21. The next contention of, the appellants turns upon the provisions of Act 12 o 1855, and the application of the rule action personale moritur cum persona. As far as I have been able to appreciate this contention it is this - that Radharamar? Ghose and his partners who are now dead are the persons who committed the tree-pass and as more than a year has elapsed from the date thereof and as they are dead the claim is barred, and the cause of action has not survived as against their heirs and legal representatives. Act 12 of 1855 relates to those wrongs which did not survive to or against the executors, administrators or representatives of a deceased person. Section 89 of the Probate and Administration Act and Section 268 of the Succession Act have been referred to on behalf of the respondents as suggesting that the cause of action in a case like this survives. As regards the question whether the plaintiffs' claim is affected by the rule actio personale moritur cum persons, the following remarks of Bowen, L.J., may be quoted from Phillips v. Homfray [1883] 24 Ch. D. 439:

The only cases in which apart from questions of breach of contract, express or implied, a remedy for a wrongful act can be pursued against the estate of a deceased person who has done the act, appear to us to be these in which property or the proceeds or value of property belonging to another, have been appropriated by the deceased person and added to his own estate or moneys. In such cases, whatever the original form of action, it is in substance brought to recover property or it proceeds or value and by amendment could hi made such in form as well as in substance. In such cases the action, though arising out of a wrongful act, does not die with the person. The property or the proceeds or value which in the lifetime of the wrongdoer could have been recovered from him, can be traced after his death, to his assets and recaptured by the rightful owner there. But it is not every wrongful act by which a wrongdoer indirectly benefits that falls under this head, if the benefit does not consist is the acquisition of property or its proceeds or value. Where there is nothing among the assets of the deceased that in law or in. equity belongs to the plaintiff and the damages which have been dose to him are unliquidated and uncertain, the executed of a wroagdoar canot be sued merely because it was worth the wrongdoer's while to cannot be the act which is complained of, and an indirect benefit may have been reaped thereby.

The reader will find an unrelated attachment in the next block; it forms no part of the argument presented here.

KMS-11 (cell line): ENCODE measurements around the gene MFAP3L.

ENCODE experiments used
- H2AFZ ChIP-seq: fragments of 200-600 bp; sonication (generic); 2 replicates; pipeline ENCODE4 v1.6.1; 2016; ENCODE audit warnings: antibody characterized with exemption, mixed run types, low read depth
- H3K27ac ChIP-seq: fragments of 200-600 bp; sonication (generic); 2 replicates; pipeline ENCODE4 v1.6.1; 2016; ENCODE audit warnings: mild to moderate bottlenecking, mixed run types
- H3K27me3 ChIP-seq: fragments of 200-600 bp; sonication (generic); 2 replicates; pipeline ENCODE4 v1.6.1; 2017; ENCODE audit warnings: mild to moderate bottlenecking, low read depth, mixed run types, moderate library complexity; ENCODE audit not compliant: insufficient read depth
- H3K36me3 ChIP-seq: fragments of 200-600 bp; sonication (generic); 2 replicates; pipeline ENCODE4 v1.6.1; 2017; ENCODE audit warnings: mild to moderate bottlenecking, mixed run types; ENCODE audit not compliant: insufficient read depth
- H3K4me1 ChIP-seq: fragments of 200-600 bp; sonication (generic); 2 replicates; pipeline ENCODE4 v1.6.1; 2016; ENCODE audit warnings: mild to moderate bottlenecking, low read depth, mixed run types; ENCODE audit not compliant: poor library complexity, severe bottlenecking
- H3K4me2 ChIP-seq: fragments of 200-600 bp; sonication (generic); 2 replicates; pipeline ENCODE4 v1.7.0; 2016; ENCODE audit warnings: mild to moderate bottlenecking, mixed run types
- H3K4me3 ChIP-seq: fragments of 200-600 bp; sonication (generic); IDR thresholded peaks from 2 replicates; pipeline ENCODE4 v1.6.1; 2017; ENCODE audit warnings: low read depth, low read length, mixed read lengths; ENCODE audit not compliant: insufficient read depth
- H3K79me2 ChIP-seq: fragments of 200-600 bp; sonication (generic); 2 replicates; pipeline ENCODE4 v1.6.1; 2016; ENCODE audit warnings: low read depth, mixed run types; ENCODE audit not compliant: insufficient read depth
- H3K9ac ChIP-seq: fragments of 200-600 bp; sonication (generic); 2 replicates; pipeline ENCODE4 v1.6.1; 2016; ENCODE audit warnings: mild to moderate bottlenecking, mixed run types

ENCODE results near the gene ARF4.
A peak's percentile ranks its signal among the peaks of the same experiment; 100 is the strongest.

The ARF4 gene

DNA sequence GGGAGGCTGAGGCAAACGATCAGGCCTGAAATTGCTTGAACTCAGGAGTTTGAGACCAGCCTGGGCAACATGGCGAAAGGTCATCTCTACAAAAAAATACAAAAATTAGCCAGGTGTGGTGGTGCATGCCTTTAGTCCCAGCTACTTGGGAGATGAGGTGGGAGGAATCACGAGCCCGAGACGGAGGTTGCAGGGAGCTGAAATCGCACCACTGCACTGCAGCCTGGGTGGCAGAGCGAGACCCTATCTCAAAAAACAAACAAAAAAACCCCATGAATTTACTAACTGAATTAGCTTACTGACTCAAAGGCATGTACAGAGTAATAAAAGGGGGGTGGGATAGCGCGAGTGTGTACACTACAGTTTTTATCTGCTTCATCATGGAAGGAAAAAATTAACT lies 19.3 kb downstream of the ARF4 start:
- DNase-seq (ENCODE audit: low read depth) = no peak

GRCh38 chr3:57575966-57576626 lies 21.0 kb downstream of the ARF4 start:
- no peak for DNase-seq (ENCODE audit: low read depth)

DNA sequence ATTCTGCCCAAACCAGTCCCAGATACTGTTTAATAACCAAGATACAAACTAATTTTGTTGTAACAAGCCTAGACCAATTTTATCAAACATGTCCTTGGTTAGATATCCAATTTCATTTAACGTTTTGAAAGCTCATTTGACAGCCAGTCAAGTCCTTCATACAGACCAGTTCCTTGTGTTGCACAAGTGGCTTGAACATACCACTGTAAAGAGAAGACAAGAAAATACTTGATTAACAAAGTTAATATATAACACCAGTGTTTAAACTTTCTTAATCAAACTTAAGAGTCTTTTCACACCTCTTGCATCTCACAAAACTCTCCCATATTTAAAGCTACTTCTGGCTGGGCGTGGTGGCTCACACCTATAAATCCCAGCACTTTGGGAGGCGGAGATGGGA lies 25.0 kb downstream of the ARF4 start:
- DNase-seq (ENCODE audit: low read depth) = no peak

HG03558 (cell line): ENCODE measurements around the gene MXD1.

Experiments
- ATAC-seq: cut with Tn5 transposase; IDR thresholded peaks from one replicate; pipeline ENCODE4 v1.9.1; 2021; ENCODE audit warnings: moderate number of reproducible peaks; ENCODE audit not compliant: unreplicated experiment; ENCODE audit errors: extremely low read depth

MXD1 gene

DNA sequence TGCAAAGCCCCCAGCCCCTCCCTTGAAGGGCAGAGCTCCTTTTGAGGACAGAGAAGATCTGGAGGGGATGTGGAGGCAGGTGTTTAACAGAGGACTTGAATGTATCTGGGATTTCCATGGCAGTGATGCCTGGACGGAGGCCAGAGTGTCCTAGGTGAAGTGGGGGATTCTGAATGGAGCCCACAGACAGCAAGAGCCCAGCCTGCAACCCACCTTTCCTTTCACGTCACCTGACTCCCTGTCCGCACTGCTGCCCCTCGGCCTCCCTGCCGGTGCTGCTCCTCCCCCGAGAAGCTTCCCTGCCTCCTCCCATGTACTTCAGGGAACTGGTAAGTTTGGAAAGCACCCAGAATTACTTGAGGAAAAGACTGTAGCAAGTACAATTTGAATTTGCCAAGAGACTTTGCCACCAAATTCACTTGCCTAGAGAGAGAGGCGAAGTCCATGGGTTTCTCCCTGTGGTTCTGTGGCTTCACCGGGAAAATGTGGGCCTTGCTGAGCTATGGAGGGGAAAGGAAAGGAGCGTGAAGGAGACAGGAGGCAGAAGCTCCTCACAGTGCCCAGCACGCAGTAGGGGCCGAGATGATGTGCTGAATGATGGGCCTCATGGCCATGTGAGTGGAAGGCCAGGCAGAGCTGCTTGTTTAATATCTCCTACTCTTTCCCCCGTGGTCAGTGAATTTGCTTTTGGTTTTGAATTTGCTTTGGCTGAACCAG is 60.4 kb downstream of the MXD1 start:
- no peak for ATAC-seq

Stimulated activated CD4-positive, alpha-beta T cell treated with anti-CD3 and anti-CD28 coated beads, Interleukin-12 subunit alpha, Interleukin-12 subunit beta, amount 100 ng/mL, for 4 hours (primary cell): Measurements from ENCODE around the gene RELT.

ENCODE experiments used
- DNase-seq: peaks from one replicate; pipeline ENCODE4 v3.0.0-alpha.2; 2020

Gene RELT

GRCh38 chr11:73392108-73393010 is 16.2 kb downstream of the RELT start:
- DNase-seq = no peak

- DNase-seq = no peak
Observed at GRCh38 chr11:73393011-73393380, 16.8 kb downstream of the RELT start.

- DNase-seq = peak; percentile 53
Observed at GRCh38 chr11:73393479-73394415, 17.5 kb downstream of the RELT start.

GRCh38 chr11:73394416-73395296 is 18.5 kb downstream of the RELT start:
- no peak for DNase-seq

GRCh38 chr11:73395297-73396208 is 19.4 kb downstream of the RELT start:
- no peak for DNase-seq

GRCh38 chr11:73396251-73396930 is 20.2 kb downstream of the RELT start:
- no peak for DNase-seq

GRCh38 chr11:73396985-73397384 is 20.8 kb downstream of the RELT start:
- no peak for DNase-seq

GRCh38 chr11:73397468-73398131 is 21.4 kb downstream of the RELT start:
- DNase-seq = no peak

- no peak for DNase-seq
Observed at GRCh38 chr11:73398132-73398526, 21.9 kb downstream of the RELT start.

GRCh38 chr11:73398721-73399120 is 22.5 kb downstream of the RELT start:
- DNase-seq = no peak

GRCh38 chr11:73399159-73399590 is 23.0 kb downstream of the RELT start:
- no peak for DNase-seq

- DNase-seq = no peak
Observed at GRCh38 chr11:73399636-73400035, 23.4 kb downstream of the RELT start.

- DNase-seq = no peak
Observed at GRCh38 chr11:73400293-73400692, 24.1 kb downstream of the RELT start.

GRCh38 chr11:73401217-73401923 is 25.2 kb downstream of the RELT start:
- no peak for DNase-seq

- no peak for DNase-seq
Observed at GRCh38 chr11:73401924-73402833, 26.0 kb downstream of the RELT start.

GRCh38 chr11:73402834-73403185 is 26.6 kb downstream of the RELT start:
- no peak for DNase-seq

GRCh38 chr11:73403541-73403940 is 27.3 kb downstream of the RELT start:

As long as the maxim actio personale moritur cum persona is preserved by the law of this country the Hue drawn is neither. inconvenient nor unreasonable. If every wrongful act which was attended consequently and indirectly with advantage to the wrongdoer or his pocket were to warrant an action against executors, it would be impossible to know when executors ware liable or not and the maxim would, in fact, become a mere source of litigation. We have not now to consider the policy of the maxim. It is part of the law and while it is so ought not to be frittered away.

22. So far as the claim for damages for trespass is concerned the estate of the deceased partners must be presumed to have increased the assets of the firm of Nandi Coal Association and benefited the estate of the deceased partners, and the defendants as their heirs and legal representatives are liable to the extent of the assets including the assets of the firm received by them. As retards the claim for the cost of the barrier, if it is regarded as a claim for damages for the negligent manner in which the underground was worked by the deceased partners such indirect benefit as may have accrued by the tortuous act of the deceased partners cannot, on the principle laid down in Phillips v. Homfray [1883] 24 Ch. D. 439, be taken to have increased the assets and if this principle has not been abrogated by the provisions of the Probate and Administration Act and the Succession Act to which reference has been made, it is doubtful if the claim under this head may be enforced against the defendants, such as they are at present. It is not necessary, however, to pursue the matter further because as I have already stated the claim with regard to the barrier may not unreasonably be regarded as one relating to a mandatory injunction and in the alternative for recovery of costs and may be enforced against the defendants if there is a proper foundation for the claim on the facts. (Then his Lordship proceeded to deal with the question of assessment of damages and continued.) The rule however, as to assessment of damages in cases of this description is well settled. In the case of Livingstone v. The Rawyards Coal Co. [1880] 5 A.C. 25, it was laid down that the value of the coal taken must be the value of the coal to the person from whom it is taken and at the time it is taken. Lord Hatherley in his judgment in. that ease said that: